Words Mike Beck
When determining the measure of a good horror flick, one would be wise to borrow the question asked in that classic scene in Beetlejuice; “can you be scary”? The good news is, that The Curse Of the Weeping Woman definitely is.
Brought to you by the production stable of Oz/Asian wonderkid John Wan (director of Saw, The Conjuring, & Aquaman), The Curse Of The Weeping Woman looks great, has a script that keeps the story moving briskly, & contains an abundance of thrills & scares, while also providing splashes of humour to keep you entertained & invested right up to its conclusion. Director on debut Michael Chaves deserves plenty of ticks, as he’s quickly picked up the ball off Wan, proving to be a fast learner.
The Curse Of The Weeping Woman draws on a bunch of the horror archetypes, the most significant & key ingredient being the dark forces & entities of the supernatural. Yes, the film is under the influence of that big daddy of that sub-genre, The Exorcist. There are many nods to it, some being; the church & the rogue priest who deals with those more challenging assignments, the weaponry to battle evil (holy water, crosses etc), & the timeline parallel that this film is set in 1973, the same year that The Exorcist was released.
Fresh from her great turn in the best film Oscar winner Green Book, Linda Cardellini plays Anna Garcia, a social worker who quickly finds out that protecting her own children (& others in her care) are beyond her capabilities. The weeping woman is a force to be reckoned with, so much so that specialized help is needed, & quickly. That’s where ex priest come shaman Rafael Olvera (played by Raymond Cruz) comes in.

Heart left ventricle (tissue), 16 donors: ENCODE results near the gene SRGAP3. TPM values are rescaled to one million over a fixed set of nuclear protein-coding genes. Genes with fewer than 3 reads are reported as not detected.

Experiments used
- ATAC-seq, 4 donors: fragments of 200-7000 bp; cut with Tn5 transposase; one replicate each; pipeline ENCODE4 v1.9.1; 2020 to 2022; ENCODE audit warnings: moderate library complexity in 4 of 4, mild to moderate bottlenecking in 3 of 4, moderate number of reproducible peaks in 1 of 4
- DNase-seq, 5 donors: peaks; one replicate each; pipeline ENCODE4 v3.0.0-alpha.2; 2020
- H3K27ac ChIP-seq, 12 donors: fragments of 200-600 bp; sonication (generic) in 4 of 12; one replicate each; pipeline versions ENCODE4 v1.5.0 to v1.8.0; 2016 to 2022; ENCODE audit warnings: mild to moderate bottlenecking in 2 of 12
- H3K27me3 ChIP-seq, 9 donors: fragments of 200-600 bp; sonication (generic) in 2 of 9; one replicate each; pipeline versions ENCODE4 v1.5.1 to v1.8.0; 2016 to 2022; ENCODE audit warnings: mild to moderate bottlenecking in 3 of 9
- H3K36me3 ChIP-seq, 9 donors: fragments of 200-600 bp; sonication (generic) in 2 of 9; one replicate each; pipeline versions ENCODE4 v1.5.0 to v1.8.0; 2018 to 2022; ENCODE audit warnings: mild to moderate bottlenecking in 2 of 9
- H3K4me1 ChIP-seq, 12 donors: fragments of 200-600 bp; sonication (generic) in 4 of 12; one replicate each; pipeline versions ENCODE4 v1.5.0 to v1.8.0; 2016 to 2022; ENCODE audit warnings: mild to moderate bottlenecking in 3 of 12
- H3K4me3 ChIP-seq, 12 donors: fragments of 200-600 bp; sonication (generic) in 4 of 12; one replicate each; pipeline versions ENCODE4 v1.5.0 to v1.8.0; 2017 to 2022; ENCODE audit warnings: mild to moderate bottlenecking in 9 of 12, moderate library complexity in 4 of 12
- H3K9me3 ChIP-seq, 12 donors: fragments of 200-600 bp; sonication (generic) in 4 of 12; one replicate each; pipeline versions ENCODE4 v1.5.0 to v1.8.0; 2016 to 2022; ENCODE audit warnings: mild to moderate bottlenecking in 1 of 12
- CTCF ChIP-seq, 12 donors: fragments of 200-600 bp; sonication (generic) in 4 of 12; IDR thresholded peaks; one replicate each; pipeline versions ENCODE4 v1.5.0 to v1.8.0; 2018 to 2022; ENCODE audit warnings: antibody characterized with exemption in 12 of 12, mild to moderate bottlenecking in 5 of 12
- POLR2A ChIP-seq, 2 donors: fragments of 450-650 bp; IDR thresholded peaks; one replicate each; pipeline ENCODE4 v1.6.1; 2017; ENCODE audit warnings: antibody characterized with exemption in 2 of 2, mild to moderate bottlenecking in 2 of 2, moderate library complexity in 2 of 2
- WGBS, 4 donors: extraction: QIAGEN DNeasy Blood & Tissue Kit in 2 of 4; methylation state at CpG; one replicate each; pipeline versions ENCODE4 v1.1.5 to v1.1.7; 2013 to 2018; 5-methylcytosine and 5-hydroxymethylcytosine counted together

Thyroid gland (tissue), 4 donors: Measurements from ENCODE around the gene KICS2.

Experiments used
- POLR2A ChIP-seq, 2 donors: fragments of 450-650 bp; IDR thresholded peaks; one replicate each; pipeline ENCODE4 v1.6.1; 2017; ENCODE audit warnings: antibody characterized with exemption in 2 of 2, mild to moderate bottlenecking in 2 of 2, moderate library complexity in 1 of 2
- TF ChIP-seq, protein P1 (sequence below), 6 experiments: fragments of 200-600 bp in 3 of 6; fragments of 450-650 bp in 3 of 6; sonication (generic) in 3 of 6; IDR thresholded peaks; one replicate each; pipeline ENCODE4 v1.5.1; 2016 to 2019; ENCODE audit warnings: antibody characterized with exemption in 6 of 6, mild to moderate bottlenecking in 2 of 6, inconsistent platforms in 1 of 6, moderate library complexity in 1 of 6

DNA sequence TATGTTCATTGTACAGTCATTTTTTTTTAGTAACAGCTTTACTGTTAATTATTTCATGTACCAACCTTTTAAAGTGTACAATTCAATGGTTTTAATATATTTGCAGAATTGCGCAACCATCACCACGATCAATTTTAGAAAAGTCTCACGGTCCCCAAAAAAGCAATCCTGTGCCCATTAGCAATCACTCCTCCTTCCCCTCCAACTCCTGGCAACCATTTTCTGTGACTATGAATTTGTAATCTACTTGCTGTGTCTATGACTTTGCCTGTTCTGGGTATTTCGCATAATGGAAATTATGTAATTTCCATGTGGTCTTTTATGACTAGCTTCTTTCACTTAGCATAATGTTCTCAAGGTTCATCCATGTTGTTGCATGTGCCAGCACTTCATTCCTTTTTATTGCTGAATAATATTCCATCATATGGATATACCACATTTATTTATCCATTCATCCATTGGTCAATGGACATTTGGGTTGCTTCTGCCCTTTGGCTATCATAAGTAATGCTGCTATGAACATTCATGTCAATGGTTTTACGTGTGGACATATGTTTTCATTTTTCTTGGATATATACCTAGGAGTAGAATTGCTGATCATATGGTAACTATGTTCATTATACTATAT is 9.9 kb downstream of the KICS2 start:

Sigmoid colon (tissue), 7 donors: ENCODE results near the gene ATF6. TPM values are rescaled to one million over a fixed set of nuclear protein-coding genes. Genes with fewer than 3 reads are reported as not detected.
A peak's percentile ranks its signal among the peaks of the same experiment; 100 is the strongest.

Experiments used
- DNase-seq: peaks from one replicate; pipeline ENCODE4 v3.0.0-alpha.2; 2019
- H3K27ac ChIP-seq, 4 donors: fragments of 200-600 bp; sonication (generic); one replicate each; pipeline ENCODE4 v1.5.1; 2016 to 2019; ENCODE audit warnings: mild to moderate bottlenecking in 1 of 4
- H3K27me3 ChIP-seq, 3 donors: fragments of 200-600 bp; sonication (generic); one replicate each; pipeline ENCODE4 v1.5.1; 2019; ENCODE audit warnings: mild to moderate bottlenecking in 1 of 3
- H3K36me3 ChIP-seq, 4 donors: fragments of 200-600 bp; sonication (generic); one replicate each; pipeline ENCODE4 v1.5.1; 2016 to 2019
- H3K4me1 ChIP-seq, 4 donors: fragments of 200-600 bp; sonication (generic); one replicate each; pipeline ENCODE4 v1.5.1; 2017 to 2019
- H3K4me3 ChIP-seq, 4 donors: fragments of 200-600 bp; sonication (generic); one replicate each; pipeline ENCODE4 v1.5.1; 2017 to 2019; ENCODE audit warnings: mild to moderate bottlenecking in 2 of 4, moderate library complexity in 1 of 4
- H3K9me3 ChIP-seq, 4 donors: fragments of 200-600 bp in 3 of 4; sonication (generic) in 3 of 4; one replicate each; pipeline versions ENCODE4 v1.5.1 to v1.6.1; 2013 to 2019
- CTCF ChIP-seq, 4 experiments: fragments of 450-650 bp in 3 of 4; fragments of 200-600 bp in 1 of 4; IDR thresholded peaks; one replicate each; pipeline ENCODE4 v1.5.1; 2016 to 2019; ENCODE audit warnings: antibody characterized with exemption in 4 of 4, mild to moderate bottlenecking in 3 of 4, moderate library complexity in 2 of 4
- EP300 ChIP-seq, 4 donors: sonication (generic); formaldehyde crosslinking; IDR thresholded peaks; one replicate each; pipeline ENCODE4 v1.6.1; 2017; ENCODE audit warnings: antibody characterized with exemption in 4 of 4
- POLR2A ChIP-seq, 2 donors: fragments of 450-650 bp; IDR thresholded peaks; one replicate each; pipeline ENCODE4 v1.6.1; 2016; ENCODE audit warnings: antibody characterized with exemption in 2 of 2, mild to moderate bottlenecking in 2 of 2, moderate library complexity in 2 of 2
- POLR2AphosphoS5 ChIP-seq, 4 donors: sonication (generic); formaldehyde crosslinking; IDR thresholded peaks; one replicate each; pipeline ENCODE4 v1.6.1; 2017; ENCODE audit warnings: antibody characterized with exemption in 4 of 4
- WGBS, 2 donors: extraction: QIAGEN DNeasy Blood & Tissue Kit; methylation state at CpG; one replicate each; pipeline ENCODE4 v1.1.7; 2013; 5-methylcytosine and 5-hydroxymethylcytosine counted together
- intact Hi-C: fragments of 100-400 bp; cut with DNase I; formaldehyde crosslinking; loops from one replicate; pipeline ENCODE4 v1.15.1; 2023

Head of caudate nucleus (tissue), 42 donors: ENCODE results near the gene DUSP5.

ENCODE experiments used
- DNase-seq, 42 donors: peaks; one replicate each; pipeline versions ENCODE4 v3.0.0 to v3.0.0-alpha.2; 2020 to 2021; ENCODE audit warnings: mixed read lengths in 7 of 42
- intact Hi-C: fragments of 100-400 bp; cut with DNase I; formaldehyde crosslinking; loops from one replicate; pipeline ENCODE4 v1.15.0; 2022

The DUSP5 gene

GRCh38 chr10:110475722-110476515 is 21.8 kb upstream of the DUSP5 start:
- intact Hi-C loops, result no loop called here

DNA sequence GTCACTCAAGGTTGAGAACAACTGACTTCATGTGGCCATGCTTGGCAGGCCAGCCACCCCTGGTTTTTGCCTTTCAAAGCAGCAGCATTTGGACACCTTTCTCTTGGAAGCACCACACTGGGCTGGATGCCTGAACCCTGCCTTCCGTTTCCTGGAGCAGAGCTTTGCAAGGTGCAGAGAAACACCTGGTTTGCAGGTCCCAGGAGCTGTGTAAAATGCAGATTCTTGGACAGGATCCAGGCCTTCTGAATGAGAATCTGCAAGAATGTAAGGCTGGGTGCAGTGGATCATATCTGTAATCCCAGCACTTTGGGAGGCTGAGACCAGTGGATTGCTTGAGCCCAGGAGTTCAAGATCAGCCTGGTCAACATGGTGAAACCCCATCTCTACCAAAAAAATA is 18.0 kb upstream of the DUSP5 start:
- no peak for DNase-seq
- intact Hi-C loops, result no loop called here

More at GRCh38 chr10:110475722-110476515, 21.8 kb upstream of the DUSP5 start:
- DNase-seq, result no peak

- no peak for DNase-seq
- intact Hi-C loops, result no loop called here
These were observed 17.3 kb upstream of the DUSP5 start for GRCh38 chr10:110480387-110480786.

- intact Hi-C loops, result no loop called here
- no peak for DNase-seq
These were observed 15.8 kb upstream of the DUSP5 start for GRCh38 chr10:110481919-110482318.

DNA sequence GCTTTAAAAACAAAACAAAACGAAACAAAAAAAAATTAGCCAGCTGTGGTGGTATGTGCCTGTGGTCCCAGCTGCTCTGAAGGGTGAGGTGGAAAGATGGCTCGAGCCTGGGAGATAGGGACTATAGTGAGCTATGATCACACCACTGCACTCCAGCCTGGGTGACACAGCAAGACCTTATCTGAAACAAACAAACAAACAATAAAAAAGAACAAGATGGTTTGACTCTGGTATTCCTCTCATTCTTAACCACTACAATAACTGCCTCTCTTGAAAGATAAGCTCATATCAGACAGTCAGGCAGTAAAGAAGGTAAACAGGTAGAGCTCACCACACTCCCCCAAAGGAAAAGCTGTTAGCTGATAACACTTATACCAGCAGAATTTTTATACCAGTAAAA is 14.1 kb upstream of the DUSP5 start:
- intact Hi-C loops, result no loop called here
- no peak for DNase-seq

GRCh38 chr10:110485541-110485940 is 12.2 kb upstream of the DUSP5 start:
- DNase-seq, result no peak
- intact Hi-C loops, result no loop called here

The Curse Of The Weeping Woman employs all the traditional tricks in the horror filmmaking book; the moving curtain, the attic door ajar, the close framing, the juxtaposition of foreground & background action, low lighting, & the ‘silence to scream’ utilisation of sound. There’s also much claustrophobic tension built with the confinement of enclosed spaces, & the threat of an external antagonist penetrating all security.
With water being an ever present motif (I won’t tell you why), you’ll feel at times like this is Jaws on land.
Stock up on popcorn for this one, The Curse Of The Weeping Woman is full of seat tense moments, & injects just the right amount of laughs to keep you entertained & escaped for an hour & a half.